Note: The children in this study scored within the normal range for comprehension and did not have a diagnosis of dyspraxia, autism spectrum disorder, ADHD, or global delay.

Adolescents 

Lowe H, Henry L, Müller LM, Joffe VL (2018). Vocabulary intervention for adolescents with language disorder: a systematic review. Int Journal of Language and Communication Disorders. 199-217.

Meta-analysis research for the adolescent population showed mixed results, but higher efficacy when using a phonological-semantic approach, with “outcomes that are better when the intervention is embedded in a wider language context such as a narrative approach.”

Overall, it looks like the research supports using semantic mapping when used hand in hand with phonological mapping. Embedding semantic-phonological mapping into a narrative approach may also improve outcomes. 

Client/Student & Family Values

What are some things we can think about after we’ve selected a therapy approach to use?

Let’s look at how to incorporate the client/client’s family’s factors like values and cultural/socioeconomic factors. Consider the research when making a recommendation about service delivery to the family and making a team decision.

“Students who received services through a collaborative model had higher scores on curricular vocabulary tests than did students who received services through a classroom-based or pull-out model. Although all three services delivery models were effective for teaching vocabulary” (Thorneburg et al., 2000).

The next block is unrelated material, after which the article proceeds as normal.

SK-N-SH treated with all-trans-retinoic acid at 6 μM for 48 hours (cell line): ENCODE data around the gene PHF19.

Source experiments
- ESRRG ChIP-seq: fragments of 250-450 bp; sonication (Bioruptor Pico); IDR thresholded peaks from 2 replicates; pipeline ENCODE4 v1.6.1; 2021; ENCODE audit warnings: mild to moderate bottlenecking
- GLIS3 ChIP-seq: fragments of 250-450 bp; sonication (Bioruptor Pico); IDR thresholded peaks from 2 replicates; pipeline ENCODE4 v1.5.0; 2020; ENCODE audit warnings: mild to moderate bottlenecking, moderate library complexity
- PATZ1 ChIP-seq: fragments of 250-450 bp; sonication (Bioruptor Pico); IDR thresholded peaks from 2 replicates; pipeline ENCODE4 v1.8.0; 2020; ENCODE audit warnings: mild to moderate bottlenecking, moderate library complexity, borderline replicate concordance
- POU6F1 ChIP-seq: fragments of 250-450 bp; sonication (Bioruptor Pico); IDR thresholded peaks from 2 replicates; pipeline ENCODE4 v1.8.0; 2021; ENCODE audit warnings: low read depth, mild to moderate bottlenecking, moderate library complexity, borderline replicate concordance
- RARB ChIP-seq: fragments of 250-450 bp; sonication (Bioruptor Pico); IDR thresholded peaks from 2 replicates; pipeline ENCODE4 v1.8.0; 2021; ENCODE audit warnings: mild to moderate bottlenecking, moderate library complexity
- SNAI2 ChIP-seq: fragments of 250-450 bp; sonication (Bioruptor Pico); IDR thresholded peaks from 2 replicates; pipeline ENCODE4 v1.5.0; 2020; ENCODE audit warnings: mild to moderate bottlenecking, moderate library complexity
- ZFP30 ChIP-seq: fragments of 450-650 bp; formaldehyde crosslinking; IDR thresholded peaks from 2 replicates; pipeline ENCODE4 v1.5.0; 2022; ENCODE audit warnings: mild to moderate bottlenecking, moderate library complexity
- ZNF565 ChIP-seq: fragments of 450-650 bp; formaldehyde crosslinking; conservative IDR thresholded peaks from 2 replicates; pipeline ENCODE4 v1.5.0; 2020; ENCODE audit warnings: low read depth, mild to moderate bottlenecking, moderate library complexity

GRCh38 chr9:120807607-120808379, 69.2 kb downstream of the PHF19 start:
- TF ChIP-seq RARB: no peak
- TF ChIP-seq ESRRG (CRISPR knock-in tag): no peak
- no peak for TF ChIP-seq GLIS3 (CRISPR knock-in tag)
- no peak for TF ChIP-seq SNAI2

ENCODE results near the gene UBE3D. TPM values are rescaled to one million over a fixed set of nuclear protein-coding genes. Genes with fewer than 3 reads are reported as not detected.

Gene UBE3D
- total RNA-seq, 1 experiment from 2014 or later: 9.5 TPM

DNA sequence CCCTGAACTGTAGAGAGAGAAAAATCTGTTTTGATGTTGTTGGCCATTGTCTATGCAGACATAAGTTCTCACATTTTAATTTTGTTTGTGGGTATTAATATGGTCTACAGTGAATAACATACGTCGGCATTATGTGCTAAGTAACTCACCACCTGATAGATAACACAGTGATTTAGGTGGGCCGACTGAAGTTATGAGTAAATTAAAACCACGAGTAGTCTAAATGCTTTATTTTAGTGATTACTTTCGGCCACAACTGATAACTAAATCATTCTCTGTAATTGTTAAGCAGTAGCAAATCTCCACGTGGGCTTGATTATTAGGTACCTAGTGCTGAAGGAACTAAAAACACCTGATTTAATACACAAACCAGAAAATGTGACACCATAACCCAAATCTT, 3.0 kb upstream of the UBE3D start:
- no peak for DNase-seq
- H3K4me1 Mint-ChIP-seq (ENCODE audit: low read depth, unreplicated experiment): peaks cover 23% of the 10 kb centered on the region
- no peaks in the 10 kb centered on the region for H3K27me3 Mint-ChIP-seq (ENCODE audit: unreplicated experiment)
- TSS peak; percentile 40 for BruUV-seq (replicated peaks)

Clinical Judgement and Expertise

After you have decided that it is appropriate for your client and the client/family agrees that it is  the best approach (maybe at an IEP meeting?), it’s time to use clinical judgment and expertise to think of the ways to best use this approach in therapy. Hang on tight, right after this, we’ll go over some therapy ideas!

Lowe et al. (2018) said that combining this approach with a phonological one and incorporating it in a narrative intervention has the most evidence behind it. Do you have students that would benefit from this approach? Semantic mapping lends itself to using a  lot of visuals and is easy to adapt to different learning styles and support needs.

Set up a way to take baseline data and monitor progress (keep in touch with teacher/caregivers to see if it’s working).

We love working on areas that can give you more bang for your buck and have areas of overlap.

How is working on expanding vocabulary and strengthening this skill going to increase access to the curriculum and participation in the classroom for this student?

Will working on vocabulary and expanding those skills also help with socio-emotional skills for your student/client? Would this help conversational skills and general functional communication?

Last Stop: Therapy Ideas

Use your existing narrative lesson

Incorporate semantic mapping by doing a book walk and map out new words before you start reading the book. You can also stop on ages to describe objects, characters, and setting using semantic mapping (e.g., what they look like, how they feel, and what they’re doing).

Make it functional